Microsoft's holiday quarter results were good, with the obvious exception of Windows Phone. The mobile operating system, which has seemingly been at the bottom of CEO Satya Nadella's to-do list for a while, shrank by 49% over the three-month period to just 4.5 million shipments.
This number is tiny and it's hard to sugarcoat that, especially in the face of Apple's monster iPhone sales.
The Verge declared Windows Phone "dead" and it's easy to see why. As a whole, the operating system has shipped just 110 million units in its entire lifetime. To put that in perspective, iOS and Android have sold over 4.5 billion units.
Sorry, Windows Phone. 110m lifetime sales - 4.5bn iOS & Android phones sold in the same period pic.twitter.com/CO03XWhYJg
— Benedict Evans (@benedictevans) January 28, 2016
It's easy to see why people think Windows Phone is "dead." However, the debate is largely irrelevant.
In many other companies, having a core business — using the term "core" loosely — that is doing so badly would be a big problem and one that management would have to address immediately.
However, this company is Microsoft — a company that operates multiple billion-dollar businesses in a diverse range of fields — and so, really, the failure of Windows Phone does not affect the broader picture.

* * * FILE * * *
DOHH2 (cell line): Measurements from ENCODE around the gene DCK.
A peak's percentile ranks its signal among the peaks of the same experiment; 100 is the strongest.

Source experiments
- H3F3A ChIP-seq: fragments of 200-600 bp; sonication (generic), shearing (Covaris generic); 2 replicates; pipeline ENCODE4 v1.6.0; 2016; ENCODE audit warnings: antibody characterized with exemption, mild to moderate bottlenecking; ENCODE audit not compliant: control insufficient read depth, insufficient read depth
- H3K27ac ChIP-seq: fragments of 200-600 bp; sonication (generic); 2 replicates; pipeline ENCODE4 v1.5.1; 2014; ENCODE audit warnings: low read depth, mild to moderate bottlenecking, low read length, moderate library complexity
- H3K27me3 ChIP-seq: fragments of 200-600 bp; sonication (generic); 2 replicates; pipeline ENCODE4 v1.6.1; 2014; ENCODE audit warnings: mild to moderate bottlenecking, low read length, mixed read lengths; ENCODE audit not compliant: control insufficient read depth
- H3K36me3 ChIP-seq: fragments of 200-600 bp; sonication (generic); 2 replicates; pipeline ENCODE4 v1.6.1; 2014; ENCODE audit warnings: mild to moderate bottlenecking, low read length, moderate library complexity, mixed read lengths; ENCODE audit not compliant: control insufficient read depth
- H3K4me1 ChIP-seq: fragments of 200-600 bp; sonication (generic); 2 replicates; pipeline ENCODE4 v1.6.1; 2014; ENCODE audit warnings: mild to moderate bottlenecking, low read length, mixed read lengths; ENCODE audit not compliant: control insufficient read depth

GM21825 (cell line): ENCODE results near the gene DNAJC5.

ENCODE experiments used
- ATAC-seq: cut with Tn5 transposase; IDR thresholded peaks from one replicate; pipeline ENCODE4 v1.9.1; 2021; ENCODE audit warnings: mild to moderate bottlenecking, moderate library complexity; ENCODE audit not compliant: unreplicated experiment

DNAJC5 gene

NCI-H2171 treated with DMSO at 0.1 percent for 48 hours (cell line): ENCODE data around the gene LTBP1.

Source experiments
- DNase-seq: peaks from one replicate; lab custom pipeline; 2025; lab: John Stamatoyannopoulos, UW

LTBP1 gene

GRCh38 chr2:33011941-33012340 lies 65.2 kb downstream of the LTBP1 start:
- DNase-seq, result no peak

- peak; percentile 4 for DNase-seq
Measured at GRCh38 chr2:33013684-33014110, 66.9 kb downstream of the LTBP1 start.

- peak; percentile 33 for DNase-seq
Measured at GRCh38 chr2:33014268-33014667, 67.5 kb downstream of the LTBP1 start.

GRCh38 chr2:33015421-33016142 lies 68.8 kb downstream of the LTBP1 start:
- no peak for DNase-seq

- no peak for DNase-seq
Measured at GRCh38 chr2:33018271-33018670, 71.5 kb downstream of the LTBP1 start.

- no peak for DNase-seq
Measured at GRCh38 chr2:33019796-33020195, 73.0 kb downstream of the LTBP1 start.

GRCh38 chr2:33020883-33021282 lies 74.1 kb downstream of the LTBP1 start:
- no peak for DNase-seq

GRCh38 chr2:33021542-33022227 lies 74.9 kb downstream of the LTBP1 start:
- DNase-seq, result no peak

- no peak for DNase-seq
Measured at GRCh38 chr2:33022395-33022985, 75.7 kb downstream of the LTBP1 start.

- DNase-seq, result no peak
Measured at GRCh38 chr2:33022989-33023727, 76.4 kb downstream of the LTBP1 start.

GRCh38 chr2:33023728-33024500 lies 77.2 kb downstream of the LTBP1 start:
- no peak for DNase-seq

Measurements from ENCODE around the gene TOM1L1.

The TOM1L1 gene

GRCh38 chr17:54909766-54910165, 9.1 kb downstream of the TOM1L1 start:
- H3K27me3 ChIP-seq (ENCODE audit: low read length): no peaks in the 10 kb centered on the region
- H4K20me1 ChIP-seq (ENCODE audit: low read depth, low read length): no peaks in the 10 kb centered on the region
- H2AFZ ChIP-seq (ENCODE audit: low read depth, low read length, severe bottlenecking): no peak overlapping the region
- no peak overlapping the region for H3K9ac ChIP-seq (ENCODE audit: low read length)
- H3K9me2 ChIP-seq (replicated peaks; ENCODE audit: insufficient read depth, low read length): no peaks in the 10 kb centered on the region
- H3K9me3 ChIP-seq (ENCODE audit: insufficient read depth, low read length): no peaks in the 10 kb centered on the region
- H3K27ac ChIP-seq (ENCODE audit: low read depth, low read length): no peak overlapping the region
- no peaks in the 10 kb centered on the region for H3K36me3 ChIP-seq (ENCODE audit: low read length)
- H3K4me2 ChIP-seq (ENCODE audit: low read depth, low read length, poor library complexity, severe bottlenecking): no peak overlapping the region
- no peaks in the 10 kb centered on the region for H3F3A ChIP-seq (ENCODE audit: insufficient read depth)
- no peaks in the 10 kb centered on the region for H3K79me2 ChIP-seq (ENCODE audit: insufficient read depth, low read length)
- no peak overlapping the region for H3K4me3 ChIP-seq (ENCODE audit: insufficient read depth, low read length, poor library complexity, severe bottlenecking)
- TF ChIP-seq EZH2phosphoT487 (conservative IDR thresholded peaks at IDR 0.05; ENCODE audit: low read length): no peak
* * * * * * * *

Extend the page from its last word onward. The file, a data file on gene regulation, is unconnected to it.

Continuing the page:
From a public perspective, the failure of Windows Phone does matter. Microsoft launched a dud product that very publicly failed, and has severely hampered any chance of winning the mobile race. But, looking at Microsoft's earnings, it's easy to see why the company — or, more broadly, its shareholders — aren't bothered.
When asked by BuzzFeed about Windows Phone, Nadella shrugged it off. "If you think of this more like a graph, these [devices] are all nodes," he said. "Sometimes the user will use all of these devices … sometimes they'll use only one or two of our devices and some other platforms — so be it."
Looking through Microsoft's earnings, it's clear to see that Windows Phone is a blemish on an otherwise good scorecard. The Wall Street Journal, for example, described Microsoft's "vitality" in its businesses, especially the cloud.
It's easy to forget, but Nadella ran Microsoft's cloud business before becoming CEO and, as such, it is run very well. Indeed, one of the key takeaways for Wall Street was just how well it is doing.
As an analyst note from Barclays noted, Microsoft has increased the amount of "attached commercial cloud services" that clients are using. Essentially, this means that customers are adding more Microsoft services — mainly Office 365 — than ever before.
In the conference call after the results, Nadella noted that the number of companies who added services increased by 15% over last year, showing that businesses actively want more services.
A survey by Gartner, a well-renowned research firm, found that Microsoft dominates cloud services for big businesses. According to Gartner, a big business is one with revenues of over $10 billion per year or 100,000 employees. (Apple, the world's biggest business by value, has around 100,000 employees.)